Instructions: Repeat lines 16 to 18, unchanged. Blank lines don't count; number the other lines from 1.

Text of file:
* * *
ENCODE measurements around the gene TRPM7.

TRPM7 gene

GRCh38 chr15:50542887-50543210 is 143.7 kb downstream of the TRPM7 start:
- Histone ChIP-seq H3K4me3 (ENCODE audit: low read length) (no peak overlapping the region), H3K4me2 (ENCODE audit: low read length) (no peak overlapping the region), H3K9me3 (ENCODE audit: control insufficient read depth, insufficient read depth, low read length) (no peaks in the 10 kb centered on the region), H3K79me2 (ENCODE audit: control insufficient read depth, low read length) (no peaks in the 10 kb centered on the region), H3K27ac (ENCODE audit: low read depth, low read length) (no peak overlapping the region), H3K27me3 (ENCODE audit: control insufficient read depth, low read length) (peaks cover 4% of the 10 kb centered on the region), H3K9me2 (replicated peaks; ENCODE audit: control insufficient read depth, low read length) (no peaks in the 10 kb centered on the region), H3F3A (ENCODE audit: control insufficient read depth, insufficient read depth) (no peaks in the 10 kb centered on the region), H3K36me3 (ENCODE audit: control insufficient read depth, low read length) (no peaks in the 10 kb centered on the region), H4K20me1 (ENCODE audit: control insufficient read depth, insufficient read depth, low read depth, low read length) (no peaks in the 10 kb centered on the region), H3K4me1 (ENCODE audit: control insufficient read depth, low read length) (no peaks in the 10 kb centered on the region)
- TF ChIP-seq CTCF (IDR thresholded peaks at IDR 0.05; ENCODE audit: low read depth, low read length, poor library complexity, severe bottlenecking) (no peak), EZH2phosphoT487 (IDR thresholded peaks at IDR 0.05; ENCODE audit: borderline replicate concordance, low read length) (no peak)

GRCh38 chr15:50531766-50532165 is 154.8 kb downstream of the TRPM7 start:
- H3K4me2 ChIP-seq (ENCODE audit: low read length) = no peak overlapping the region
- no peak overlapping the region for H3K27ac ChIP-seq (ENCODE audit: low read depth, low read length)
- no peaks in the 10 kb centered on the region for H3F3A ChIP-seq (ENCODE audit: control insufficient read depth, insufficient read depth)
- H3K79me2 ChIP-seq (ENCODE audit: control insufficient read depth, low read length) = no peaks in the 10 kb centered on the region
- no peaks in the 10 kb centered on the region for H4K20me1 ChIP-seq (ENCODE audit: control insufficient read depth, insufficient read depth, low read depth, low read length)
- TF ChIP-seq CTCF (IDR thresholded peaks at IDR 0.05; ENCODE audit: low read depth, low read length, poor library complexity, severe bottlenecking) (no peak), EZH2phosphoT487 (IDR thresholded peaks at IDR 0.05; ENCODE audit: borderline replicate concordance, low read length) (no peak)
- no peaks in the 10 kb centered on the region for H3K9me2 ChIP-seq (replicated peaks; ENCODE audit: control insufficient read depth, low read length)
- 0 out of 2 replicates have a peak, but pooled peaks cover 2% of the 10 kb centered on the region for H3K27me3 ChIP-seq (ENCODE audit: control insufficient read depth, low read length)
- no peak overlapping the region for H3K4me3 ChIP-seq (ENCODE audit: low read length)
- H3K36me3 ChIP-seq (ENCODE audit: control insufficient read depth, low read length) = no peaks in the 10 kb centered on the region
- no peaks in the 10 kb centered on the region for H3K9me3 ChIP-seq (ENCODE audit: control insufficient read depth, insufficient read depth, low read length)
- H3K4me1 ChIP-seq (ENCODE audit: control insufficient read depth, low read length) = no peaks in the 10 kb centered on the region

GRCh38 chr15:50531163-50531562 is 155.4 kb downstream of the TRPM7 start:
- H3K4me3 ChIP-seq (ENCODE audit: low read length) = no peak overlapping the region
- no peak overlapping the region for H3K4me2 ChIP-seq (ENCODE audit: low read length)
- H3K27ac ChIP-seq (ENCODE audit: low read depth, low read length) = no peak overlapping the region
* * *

- H3K36me3 ChIP-seq (ENCODE audit: control insufficient read depth, low read length) = no peaks in the 10 kb centered on the region
- no peaks in the 10 kb centered on the region for H3K9me3 ChIP-seq (ENCODE audit: control insufficient read depth, insufficient read depth, low read length)
- H3K4me1 ChIP-seq (ENCODE audit: control insufficient read depth, low read length) = no peaks in the 10 kb centered on the region